Television

‘Monk' sesson finale suffers not from OCD, but a split personality

Diane Werts
Newsday (MCT)

MONK - Friday and Feb. 22 at 9 p.m. EST

on USA cable.

It's kind of hard to take a killer seriously when you hear that police dogs have determined "it's as if he stopped and touched every tree" during his supposedly desperate escape from the authorities.

Yes, it's "Monk." But it's supposed to be a "Monk" in which Tony Shalhoub's obsessive detective is accused of killing a man he believes engineered his wife Trudy's car-bomb death.

Is it likely the hero of a hit TV show is a calculated murderer? No. But wouldn't it be nice if the suspicion of his guilt were at least treated as plausible? Yes, it would be nice. But it wouldn't be "Monk."

And so the season-ending two-parter that begins Friday night on USA cable suffers from its own emblematic compulsion to lighten things up. The episode kicks off strong with an uncharacteristic mood of brutality seething in Shalhoub's nervous Nellie, which makes sense considering how haunted he's been through the series by his beloved wife's killing and his own feelings of guilt over the tragedy. When clues at a "straight-up burglary" lead Monk to the six-fingered man who left similar evidence at the car bombing, the bereaved widower goes shockingly ballistic, in a much-needed injection of tangible menace to a show that normally breathes helium to keep itself floating in the comedic realm.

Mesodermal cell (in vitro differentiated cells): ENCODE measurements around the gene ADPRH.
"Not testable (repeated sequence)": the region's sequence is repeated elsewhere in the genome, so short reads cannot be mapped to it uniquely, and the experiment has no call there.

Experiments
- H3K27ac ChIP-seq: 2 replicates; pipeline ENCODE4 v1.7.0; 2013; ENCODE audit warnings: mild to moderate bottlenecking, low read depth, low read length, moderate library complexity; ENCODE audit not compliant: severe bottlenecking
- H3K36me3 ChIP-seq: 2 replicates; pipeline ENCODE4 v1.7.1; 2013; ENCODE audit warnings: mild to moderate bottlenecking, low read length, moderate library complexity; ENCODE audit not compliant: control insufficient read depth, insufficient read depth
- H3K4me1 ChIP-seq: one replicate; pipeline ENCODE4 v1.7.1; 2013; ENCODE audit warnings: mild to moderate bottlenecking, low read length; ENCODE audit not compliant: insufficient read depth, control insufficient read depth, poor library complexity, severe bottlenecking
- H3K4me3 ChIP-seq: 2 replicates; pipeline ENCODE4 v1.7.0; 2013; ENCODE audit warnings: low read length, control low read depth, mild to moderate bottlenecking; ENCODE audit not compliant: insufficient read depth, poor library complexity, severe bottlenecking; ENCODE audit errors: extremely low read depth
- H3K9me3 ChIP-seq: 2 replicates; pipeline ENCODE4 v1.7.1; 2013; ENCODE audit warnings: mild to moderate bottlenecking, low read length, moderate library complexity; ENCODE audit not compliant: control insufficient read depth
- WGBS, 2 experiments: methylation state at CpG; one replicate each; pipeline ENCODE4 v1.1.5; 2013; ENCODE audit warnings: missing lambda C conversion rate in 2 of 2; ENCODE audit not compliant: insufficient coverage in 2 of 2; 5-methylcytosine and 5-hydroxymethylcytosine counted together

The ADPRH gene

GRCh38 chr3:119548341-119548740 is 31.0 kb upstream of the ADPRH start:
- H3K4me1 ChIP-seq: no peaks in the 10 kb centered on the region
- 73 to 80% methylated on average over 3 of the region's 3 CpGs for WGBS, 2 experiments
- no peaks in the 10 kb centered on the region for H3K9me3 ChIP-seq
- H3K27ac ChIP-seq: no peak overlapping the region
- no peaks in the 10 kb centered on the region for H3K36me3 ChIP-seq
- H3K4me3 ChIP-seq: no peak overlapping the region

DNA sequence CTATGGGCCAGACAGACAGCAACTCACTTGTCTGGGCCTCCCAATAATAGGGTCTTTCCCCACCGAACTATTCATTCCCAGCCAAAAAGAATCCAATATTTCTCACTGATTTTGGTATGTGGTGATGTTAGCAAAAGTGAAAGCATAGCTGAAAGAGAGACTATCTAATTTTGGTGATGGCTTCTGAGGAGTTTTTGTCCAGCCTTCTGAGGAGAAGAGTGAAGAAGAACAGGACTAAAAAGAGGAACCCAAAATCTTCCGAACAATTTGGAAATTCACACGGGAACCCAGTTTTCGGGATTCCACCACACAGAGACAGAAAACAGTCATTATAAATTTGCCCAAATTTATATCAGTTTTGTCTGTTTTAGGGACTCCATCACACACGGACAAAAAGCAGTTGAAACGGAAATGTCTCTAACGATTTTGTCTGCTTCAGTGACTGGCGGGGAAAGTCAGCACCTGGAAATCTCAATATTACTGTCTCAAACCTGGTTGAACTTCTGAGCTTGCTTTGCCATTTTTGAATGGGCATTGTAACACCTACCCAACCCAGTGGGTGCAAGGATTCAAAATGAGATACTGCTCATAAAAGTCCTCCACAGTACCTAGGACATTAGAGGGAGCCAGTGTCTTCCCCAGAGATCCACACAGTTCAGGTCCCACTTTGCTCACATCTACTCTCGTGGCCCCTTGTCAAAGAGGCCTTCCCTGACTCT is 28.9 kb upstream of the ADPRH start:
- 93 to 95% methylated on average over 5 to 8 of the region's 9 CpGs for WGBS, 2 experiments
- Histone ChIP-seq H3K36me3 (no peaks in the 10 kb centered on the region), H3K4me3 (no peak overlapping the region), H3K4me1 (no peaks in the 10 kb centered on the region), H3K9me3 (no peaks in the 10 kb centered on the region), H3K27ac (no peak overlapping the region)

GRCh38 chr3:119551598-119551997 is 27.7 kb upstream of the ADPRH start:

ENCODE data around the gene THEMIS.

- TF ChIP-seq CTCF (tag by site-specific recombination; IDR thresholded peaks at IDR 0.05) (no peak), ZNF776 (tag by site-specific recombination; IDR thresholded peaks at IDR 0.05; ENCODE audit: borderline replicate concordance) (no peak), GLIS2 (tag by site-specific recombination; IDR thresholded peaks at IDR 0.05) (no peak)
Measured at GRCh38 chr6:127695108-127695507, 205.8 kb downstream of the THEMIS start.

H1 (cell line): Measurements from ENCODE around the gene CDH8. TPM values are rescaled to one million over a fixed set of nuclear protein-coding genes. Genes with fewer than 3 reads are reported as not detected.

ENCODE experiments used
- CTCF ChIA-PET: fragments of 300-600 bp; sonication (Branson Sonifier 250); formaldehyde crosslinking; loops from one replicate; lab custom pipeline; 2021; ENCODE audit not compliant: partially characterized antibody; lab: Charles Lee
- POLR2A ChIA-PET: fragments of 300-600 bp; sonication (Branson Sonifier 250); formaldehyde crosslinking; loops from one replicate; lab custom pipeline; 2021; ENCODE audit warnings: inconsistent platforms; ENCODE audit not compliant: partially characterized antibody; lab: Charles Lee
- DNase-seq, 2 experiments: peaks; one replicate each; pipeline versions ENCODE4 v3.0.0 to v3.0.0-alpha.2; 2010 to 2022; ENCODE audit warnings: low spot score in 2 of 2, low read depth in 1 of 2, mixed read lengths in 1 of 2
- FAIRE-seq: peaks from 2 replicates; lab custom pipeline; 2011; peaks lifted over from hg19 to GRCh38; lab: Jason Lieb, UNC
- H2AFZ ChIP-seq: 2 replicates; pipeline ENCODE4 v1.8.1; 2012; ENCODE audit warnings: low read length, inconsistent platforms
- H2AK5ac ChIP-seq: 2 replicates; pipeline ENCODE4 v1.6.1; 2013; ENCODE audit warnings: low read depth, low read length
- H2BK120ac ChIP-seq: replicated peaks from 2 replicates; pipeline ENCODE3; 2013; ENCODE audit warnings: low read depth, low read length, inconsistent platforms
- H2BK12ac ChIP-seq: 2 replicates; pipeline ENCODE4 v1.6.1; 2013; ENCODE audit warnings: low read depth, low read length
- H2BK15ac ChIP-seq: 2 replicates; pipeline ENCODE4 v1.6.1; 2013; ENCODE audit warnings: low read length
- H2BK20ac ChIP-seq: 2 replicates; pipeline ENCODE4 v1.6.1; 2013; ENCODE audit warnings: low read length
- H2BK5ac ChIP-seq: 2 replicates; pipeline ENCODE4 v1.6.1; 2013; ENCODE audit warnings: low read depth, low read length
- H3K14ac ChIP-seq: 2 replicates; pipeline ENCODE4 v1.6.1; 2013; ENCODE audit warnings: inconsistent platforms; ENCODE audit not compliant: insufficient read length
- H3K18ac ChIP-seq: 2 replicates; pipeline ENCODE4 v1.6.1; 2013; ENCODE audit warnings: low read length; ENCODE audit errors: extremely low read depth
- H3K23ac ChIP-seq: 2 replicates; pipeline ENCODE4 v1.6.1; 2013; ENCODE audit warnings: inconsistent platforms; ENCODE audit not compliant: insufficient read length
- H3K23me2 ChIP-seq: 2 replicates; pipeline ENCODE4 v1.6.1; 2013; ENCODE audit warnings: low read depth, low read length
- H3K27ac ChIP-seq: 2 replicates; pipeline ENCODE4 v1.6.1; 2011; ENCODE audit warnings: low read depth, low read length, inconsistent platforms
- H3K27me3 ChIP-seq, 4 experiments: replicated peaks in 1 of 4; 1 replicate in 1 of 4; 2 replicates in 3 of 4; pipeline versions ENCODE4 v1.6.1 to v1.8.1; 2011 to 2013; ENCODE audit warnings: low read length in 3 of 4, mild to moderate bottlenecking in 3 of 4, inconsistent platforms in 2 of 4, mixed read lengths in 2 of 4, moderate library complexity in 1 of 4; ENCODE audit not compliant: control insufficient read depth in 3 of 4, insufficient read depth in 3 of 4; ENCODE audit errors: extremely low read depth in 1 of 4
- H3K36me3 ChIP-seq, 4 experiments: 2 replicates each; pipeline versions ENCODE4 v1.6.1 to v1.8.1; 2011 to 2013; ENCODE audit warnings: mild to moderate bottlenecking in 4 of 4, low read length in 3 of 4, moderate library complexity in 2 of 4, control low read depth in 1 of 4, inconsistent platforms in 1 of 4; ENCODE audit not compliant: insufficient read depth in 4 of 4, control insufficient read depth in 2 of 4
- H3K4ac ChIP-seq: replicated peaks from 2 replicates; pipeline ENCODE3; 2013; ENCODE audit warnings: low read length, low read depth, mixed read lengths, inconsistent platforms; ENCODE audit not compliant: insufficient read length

But Monk, and "Monk," are most impressively effective when his sorrow and psychological struggle are allowed at least transitory dramatic impact. And just when that's happening here, as Monk pulls a gun, bullets fly, death results and our hero is arrested, the script pulls its punches. He can't make a purposeful escape to set things right without stopping to search for a sewing kit to fix a ripped pocket.

Um, don't think so. Even for Monk.

Too bad, because next week's second episode actually dips nicely into the OCD well, when our on-the-lam obsessive-compulsive gets a job at a car wash where he just can't help being particularly precise and thereby noticing possible crime clues. This is both characterization and comedy that clicks, in addition to providing a nifty staging locale for a climactic confrontation.

"Monk" always provides weird rewards, though, even as its could-be-excellent potential routinely settles for good-enough. There's a deliciously insane moment in the first hour when Monk tries to steal a truck hobbled by the anti-theft device The Club, a moment that extends so much longer than it needs to that it enters absurdist territory. Which makes one ponder for a second whether "Monk" ought to just completely disregard the drama and go full-throttle gonzo.

No, probably not. The crimes need at least a sort of logic to pull us through each episode, even as we spend half our time being disappointed by inconsistencies and improbabilities. But then it also feels like a shame wasting substantial talent like Scott Glenn as this tale's dogged sheriff and the seriously underutilized Ted Levine as Monk's police contact. Levine can stretch far beyond exasperation when he gets the chance, as he does this time, and you wonder where he and the equally affecting Shalhoub could take this thing with the kind of crisp scripting seen in TV's murder-mystery heyday of "Columbo."

There, it was always just "one more thing." Here, it's never enough.


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